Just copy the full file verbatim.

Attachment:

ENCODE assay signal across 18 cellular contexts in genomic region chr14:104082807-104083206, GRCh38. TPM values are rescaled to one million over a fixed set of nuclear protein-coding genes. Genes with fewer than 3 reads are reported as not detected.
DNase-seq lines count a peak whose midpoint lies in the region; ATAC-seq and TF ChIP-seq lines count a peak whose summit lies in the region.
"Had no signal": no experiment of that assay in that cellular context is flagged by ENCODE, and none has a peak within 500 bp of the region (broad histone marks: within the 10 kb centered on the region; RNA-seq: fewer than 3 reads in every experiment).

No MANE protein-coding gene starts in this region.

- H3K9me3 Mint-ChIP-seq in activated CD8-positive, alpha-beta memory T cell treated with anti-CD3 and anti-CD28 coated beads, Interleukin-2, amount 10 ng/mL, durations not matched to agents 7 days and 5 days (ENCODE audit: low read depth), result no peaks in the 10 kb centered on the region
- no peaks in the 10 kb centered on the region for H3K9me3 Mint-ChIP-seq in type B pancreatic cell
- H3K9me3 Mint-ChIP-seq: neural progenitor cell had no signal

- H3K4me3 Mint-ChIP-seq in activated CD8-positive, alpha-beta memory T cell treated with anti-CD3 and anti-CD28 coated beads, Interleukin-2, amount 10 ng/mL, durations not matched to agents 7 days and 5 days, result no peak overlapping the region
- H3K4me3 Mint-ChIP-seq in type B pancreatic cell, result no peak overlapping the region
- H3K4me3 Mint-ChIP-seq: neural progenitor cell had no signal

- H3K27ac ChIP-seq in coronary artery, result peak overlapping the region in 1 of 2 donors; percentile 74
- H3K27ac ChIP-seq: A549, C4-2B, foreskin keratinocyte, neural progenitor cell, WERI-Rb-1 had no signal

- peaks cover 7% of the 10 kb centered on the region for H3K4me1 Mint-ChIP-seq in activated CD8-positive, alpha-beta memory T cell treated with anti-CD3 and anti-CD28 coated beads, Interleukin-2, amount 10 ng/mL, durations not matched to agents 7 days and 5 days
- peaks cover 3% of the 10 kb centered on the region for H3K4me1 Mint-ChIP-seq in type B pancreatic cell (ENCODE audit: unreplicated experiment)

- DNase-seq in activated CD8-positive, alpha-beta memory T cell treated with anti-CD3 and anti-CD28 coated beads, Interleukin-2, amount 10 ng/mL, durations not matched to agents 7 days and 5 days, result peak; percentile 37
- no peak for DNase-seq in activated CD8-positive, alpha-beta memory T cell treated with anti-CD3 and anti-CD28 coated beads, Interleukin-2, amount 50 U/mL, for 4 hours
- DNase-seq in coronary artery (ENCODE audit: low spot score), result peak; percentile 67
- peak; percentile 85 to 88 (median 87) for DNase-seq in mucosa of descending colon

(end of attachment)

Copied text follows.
ENCODE assay signal across 18 cellular contexts in genomic region chr14:104082807-104083206, GRCh38. TPM values are rescaled to one million over a fixed set of nuclear protein-coding genes. Genes with fewer than 3 reads are reported as not detected.
DNase-seq lines count a peak whose midpoint lies in the region; ATAC-seq and TF ChIP-seq lines count a peak whose summit lies in the region.
"Had no signal": no experiment of that assay in that cellular context is flagged by ENCODE, and none has a peak within 500 bp of the region (broad histone marks: within the 10 kb centered on the region; RNA-seq: fewer than 3 reads in every experiment).

No MANE protein-coding gene starts in this region.

- H3K9me3 Mint-ChIP-seq in activated CD8-positive, alpha-beta memory T cell treated with anti-CD3 and anti-CD28 coated beads, Interleukin-2, amount 10 ng/mL, durations not matched to agents 7 days and 5 days (ENCODE audit: low read depth), result no peaks in the 10 kb centered on the region
- no peaks in the 10 kb centered on the region for H3K9me3 Mint-ChIP-seq in type B pancreatic cell
- H3K9me3 Mint-ChIP-seq: neural progenitor cell had no signal

- H3K4me3 Mint-ChIP-seq in activated CD8-positive, alpha-beta memory T cell treated with anti-CD3 and anti-CD28 coated beads, Interleukin-2, amount 10 ng/mL, durations not matched to agents 7 days and 5 days, result no peak overlapping the region
- H3K4me3 Mint-ChIP-seq in type B pancreatic cell, result no peak overlapping the region
- H3K4me3 Mint-ChIP-seq: neural progenitor cell had no signal

- H3K27ac ChIP-seq in coronary artery, result peak overlapping the region in 1 of 2 donors; percentile 74
- H3K27ac ChIP-seq: A549, C4-2B, foreskin keratinocyte, neural progenitor cell, WERI-Rb-1 had no signal

- peaks cover 7% of the 10 kb centered on the region for H3K4me1 Mint-ChIP-seq in activated CD8-positive, alpha-beta memory T cell treated with anti-CD3 and anti-CD28 coated beads, Interleukin-2, amount 10 ng/mL, durations not matched to agents 7 days and 5 days
- peaks cover 3% of the 10 kb centered on the region for H3K4me1 Mint-ChIP-seq in type B pancreatic cell (ENCODE audit: unreplicated experiment)

- DNase-seq in activated CD8-positive, alpha-beta memory T cell treated with anti-CD3 and anti-CD28 coated beads, Interleukin-2, amount 10 ng/mL, durations not matched to agents 7 days and 5 days, result peak; percentile 37
- no peak for DNase-seq in activated CD8-positive, alpha-beta memory T cell treated with anti-CD3 and anti-CD28 coated beads, Interleukin-2, amount 50 U/mL, for 4 hours
- DNase-seq in coronary artery (ENCODE audit: low spot score), result peak; percentile 67
- peak; percentile 85 to 88 (median 87) for DNase-seq in mucosa of descending colon